The copper cross-section can thus be reduced to what's required to carry the current load or to satisfy voltage drop requirements. Strength is enhanced by the fact that all conductors and insulation equally share tensile loads.


The outer jacket on Cicoil's cables is made with a propriety material called, Flexx-Sil™, which is designed for high-flex, high-performance, and even high-voltage applications. This unique material combines the best aspects of silicone rubber, such as flexibility and extreme temperature exposure.

Standard silicone has been known to outgas harmful materials when utilized in high-vacuum environments. As a result, contaminates from within the silicone material are released and then condense onto highly sensitive electronics, circuit boards, optics, etc…

Crystal-clear, Flexx-Sil™ rubber has zero additives, does not oxidize or outgas harmful contaminants, and is Space Flight Approved by NASA. The ultra-pure cable is halogen-free, Class 1 Clean Room Rated and exceeds ASTM E-595 outgassing specifications for vacuum and Space use requirements.

Unlike, PTFE or Polyurethane jacketed cables, Cicoil's extrusion process separately encases each individual inner component, which prevents wires from rubbing against each other and creeping out when exposed to severe vibration, shock and turbulent flight conditions. Where other materials require conduit or “armor” for protection, the encapsulated design does not. In addition, the jacket is self-healing from small punctures and can easily be repaired in the field, whereas other cable types have to be discarded.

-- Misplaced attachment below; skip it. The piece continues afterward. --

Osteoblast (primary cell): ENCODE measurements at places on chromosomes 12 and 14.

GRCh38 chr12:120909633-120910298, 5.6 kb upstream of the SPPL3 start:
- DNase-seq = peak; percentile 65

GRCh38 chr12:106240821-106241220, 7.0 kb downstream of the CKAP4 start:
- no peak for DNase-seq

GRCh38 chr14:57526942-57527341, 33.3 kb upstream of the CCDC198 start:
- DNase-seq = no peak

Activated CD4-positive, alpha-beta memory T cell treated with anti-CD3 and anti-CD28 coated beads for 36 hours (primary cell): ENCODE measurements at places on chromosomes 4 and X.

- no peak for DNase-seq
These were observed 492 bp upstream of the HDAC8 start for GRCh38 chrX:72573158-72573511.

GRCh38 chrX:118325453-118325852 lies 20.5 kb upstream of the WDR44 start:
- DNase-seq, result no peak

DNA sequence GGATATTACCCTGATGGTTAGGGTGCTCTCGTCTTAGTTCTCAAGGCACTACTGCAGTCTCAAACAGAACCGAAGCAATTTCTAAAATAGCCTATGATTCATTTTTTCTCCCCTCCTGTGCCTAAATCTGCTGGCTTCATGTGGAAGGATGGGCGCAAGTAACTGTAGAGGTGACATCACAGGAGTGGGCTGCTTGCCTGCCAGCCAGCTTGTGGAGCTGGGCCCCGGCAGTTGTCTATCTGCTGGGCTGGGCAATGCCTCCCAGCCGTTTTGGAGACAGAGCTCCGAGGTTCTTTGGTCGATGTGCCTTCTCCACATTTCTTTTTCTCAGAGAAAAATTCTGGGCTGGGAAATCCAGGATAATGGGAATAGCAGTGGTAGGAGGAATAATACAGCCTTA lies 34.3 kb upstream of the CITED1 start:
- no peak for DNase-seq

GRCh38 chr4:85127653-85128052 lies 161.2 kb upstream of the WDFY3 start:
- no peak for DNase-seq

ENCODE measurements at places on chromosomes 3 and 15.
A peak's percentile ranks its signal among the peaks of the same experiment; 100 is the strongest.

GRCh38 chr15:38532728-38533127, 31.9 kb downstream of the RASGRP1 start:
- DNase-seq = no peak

The Crystal-Clear Jacket also allows for quick, easy and safe inspection of cables in just about any application. Unlike cables infused with color additives and possible contaminants, the Flexx-Sil™ rubber design offers complete transparency, so you won't need to be concerned about what's under the jacket.

Patented Extrusion Process

Unlike the standard, open-floor extrusion line process utilized in the electrical cable industry, Cicoil utilizes a patented computer-controlled extrusion process, which allows individual components to be placed in a flat profile, precisely controlling the spacing of each component, insulation thickness and the overall cable shape. The thickness of the extruded flat cable is precisely controlled to within 0.005”, and conductor spacing accuracy to within 0.002”.

Conventional flat cable molding process.
Cutting conventional flat cables out of the mold.